Criminal law is never static, because there are always changes and amendments that can alter how prosecutors pursue criminal charges, and how defense attorneys protect the rights of their clients. Here are some of the important changes to criminal law in 2017 that are noteworthy.
DUI Offenders Will Be Required To Install Ignition Interlock Devices
Under a new California law, people convicted of a DUI in 2019 must install an ignition interlock device (IID) in their vehicle if they want to obtain a restricted driver’s license, or reinstate a license. An IID analyzes a driver’s blood alcohol content (BAC), and will not allow a vehicle to start if a driver’s BAC is above a specified limit.
Three California Bills Take On the Issue of Rape
Several state bills have helped refine the definition of rape, made prison sentences mandatory in certain rape convictions, and eliminated statute of limitations for sexual offenses. California Assembly Bill 701 extends the definition of rape to include all forms of nonconsensual sexual assault. And California Assembly Bill 2888 requires that any defendant convicted of sexually-assaulting an unconscious person serve a mandatory prison sentence. Senate Bill 813 removes the statute of limitations for rape, sexual assault, and other sex offenses committed in 2017.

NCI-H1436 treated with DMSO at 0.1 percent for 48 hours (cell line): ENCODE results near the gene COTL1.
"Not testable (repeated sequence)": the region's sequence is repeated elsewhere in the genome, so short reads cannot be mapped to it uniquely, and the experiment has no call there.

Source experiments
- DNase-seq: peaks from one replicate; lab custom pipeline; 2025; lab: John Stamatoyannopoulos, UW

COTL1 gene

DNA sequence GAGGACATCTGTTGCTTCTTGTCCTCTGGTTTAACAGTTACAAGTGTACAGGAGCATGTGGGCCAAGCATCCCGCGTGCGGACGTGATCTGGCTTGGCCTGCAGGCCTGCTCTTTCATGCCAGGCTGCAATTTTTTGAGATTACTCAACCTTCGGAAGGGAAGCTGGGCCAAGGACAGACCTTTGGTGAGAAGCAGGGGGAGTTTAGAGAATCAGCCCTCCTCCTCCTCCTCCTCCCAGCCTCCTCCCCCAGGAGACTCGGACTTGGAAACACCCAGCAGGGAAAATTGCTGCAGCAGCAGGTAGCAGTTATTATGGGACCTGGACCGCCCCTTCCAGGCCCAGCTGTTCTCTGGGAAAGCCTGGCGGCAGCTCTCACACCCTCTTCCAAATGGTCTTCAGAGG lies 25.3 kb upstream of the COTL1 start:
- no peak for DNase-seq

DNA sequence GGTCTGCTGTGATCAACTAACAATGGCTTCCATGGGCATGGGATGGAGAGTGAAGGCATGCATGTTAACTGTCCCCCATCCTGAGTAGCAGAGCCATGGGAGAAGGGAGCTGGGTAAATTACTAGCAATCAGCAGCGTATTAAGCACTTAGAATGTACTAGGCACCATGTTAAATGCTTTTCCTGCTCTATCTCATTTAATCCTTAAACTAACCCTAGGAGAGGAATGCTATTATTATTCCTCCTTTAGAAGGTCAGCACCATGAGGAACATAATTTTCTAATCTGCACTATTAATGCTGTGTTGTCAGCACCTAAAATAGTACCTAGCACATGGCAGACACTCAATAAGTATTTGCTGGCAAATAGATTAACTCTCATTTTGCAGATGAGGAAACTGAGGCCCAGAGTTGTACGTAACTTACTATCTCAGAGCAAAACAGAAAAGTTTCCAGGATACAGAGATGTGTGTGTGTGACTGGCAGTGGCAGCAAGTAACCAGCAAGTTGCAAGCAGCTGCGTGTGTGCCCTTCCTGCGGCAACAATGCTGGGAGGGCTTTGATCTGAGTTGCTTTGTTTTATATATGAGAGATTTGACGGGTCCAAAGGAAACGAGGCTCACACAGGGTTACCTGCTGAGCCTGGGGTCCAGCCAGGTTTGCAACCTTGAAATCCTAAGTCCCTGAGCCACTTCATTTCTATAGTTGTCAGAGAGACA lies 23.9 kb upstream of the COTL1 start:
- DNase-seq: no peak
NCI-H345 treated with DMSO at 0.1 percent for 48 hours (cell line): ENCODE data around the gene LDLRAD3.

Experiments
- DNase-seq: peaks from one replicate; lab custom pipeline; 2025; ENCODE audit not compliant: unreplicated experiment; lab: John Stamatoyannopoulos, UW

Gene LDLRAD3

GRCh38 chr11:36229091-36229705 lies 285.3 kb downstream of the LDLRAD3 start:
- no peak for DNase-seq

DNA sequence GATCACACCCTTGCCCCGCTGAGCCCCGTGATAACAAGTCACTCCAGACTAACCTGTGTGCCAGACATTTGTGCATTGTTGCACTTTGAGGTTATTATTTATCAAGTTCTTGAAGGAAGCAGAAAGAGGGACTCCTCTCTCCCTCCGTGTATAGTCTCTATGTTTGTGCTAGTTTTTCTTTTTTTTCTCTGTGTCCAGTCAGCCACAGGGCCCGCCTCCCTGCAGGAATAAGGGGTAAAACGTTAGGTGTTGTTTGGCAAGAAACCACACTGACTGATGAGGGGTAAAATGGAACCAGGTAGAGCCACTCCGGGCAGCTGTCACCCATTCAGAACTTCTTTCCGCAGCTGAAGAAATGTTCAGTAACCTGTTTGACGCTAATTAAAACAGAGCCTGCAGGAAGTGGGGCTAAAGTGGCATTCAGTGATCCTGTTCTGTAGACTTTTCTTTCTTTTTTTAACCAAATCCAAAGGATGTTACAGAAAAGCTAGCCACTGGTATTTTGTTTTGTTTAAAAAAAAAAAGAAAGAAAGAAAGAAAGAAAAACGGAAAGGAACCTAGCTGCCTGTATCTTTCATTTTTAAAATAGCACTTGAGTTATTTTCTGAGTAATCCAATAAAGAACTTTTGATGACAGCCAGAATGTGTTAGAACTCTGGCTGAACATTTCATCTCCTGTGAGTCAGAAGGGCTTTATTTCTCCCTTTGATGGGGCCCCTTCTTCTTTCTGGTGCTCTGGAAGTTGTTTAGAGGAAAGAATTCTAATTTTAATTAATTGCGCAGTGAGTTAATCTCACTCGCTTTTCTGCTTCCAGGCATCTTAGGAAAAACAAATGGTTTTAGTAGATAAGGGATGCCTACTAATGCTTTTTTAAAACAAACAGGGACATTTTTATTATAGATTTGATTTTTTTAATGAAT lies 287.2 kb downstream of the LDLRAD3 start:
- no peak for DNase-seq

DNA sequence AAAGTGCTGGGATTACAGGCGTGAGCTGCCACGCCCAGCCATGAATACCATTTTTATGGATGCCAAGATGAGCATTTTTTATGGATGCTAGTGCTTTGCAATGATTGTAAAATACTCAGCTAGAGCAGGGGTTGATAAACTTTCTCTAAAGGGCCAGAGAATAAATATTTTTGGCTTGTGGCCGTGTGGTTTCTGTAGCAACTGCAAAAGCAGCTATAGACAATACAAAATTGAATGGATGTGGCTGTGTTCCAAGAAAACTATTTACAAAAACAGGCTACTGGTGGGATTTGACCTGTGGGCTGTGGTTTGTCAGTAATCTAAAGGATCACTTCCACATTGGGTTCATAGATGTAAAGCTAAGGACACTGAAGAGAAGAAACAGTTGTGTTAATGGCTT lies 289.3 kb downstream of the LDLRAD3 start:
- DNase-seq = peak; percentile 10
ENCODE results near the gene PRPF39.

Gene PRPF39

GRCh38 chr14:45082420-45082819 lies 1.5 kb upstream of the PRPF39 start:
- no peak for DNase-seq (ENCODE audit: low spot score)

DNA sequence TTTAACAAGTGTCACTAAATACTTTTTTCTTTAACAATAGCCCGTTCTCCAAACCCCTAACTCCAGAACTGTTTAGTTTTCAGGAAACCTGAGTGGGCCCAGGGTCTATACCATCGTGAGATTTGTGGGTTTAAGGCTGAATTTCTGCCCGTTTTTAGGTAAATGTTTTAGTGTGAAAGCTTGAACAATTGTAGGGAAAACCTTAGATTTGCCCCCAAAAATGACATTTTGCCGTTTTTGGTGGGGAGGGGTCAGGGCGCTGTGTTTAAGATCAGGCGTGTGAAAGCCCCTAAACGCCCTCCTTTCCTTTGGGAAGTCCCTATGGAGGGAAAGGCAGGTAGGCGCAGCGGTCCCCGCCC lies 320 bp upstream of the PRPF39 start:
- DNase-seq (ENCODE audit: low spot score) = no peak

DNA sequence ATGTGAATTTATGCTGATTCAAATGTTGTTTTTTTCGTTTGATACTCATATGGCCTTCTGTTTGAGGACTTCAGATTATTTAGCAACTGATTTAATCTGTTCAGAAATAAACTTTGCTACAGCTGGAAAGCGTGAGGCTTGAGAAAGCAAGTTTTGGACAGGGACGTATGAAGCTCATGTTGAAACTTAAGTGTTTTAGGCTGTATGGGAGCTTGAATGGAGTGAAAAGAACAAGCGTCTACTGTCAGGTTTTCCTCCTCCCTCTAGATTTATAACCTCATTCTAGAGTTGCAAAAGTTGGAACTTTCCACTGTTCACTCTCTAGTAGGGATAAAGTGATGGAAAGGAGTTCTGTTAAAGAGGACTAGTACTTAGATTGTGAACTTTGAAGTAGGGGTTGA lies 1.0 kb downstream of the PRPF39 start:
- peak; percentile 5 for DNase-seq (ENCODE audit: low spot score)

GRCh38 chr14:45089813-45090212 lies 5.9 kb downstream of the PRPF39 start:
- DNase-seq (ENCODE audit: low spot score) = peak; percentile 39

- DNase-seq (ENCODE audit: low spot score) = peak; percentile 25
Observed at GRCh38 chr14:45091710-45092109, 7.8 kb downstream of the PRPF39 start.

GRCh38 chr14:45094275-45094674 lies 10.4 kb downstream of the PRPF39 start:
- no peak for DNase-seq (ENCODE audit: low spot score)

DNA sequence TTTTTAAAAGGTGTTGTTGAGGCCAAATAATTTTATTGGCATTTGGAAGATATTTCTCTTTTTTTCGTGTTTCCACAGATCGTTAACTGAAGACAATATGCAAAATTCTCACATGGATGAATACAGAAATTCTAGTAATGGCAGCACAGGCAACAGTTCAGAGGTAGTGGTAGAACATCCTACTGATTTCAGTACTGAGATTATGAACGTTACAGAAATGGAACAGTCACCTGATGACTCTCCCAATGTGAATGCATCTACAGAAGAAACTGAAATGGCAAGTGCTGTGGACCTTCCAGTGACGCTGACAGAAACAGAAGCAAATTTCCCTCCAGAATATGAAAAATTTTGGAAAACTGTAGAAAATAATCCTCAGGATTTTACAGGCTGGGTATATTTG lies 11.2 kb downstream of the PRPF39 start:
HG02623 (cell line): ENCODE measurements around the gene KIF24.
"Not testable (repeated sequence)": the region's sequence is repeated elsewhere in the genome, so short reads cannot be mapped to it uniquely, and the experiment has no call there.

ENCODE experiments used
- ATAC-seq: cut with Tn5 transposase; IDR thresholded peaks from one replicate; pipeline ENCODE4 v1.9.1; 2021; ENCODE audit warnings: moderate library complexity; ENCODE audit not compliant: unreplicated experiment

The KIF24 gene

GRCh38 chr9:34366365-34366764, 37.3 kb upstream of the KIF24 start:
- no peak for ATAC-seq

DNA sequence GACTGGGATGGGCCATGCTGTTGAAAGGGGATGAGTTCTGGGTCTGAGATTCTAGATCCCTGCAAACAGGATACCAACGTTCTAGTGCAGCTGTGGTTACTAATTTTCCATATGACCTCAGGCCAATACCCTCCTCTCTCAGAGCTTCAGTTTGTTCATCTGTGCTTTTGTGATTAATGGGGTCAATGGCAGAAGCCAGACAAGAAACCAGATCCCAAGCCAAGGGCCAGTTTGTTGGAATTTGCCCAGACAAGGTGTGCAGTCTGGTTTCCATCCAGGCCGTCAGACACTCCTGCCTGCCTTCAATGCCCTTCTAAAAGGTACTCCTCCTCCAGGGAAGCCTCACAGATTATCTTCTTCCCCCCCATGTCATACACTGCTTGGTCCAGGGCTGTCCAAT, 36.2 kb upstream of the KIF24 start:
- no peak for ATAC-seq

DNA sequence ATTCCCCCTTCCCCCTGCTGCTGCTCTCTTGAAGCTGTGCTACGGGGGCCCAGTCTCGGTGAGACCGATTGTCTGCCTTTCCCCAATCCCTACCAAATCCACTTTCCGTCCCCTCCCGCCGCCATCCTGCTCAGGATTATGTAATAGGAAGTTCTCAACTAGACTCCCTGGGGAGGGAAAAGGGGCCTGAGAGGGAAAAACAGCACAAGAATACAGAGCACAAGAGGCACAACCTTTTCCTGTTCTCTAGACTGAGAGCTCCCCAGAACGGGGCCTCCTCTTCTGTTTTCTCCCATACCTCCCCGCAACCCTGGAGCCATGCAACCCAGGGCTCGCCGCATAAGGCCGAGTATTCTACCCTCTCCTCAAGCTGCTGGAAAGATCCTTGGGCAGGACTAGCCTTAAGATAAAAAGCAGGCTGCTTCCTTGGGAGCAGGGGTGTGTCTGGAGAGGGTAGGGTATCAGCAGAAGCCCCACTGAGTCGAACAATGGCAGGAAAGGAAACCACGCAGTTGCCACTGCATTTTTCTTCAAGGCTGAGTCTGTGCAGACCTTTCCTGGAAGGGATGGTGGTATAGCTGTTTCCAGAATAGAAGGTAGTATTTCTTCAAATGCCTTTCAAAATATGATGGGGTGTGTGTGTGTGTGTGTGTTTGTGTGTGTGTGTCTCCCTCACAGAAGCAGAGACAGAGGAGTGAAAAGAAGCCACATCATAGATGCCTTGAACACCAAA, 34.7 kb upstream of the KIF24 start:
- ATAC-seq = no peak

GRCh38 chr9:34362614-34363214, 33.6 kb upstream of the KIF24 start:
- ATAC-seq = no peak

New Regulations For Assault Weapons
A new California law prohibits the purchase of semi-automatic rifles, centerfire rifles, or semi-automatic pistols that do not have a fixed magazine and have a “protruding pistol grip or a folding or telescoping stock”. Anyone who owns this type of assault weapon is now required to register it.
Some Felons Now Have the Right To Vote
Assembly Bill 2466 is a new law that grants the right to vote to convicted felons who are not serving a sentence, and convicted felons who are on parole. The law was triggered by a 2014 class-action lawsuit filed by ‘low-level’ felons who were under count-supervised release programs.
Asset Forfeiture Limitations
California Senate Bill 443 limits the seizure of private property known as ‘asset forfeiture.’ State law enforcement or local cops will need a conviction to hold onto a share of property seized during federal investigations, unless the forfeited property is $40,000 or more in cash. In state cases, they’ll need a conviction to keep less than $40,000 worth of cash or property, likes homes and vehicles.
Stiffer Penalties For Date Rape Drug Possession
California Senate Bill 1182 gives prosecutors the authority to charge anyone arrested with ‘date rape’ drugs like ketamine and GHB with a felony, if they can prove that the person who was arrested intended to commit sexual assault using the drugs for that purpose.
Attorney Helping Those Charged With State and Federal Crimes
Given all these changes to criminal law in California, it is more important than ever to contact the Elden Law Group for a free consultation if you need an experienced criminal defense legal team with a proven track record of success.